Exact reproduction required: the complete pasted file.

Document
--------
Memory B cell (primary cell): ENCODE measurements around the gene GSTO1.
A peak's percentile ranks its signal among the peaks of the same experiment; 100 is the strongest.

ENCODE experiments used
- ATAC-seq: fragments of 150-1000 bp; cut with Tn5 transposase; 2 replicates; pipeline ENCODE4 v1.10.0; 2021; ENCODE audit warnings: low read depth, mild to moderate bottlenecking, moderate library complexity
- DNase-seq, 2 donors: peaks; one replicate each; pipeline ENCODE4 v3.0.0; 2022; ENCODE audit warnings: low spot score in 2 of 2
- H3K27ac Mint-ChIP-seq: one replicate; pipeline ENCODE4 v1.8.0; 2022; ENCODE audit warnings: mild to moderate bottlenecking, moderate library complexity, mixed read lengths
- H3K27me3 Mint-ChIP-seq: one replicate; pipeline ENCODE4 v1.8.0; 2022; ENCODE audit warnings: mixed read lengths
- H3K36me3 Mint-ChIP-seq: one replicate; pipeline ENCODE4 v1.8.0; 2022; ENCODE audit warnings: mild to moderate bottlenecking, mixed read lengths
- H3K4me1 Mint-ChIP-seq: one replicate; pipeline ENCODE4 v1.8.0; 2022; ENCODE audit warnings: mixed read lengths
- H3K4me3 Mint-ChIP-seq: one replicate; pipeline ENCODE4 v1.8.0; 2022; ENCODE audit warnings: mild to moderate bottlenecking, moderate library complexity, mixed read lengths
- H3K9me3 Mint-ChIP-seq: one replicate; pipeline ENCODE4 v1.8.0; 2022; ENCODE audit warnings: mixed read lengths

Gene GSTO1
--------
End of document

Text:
Memory B cell (primary cell): ENCODE measurements around the gene GSTO1.
A peak's percentile ranks its signal among the peaks of the same experiment; 100 is the strongest.

ENCODE experiments used
- ATAC-seq: fragments of 150-1000 bp; cut with Tn5 transposase; 2 replicates; pipeline ENCODE4 v1.10.0; 2021; ENCODE audit warnings: low read depth, mild to moderate bottlenecking, moderate library complexity
- DNase-seq, 2 donors: peaks; one replicate each; pipeline ENCODE4 v3.0.0; 2022; ENCODE audit warnings: low spot score in 2 of 2
- H3K27ac Mint-ChIP-seq: one replicate; pipeline ENCODE4 v1.8.0; 2022; ENCODE audit warnings: mild to moderate bottlenecking, moderate library complexity, mixed read lengths
- H3K27me3 Mint-ChIP-seq: one replicate; pipeline ENCODE4 v1.8.0; 2022; ENCODE audit warnings: mixed read lengths
- H3K36me3 Mint-ChIP-seq: one replicate; pipeline ENCODE4 v1.8.0; 2022; ENCODE audit warnings: mild to moderate bottlenecking, mixed read lengths
- H3K4me1 Mint-ChIP-seq: one replicate; pipeline ENCODE4 v1.8.0; 2022; ENCODE audit warnings: mixed read lengths
- H3K4me3 Mint-ChIP-seq: one replicate; pipeline ENCODE4 v1.8.0; 2022; ENCODE audit warnings: mild to moderate bottlenecking, moderate library complexity, mixed read lengths
- H3K9me3 Mint-ChIP-seq: one replicate; pipeline ENCODE4 v1.8.0; 2022; ENCODE audit warnings: mixed read lengths

Gene GSTO1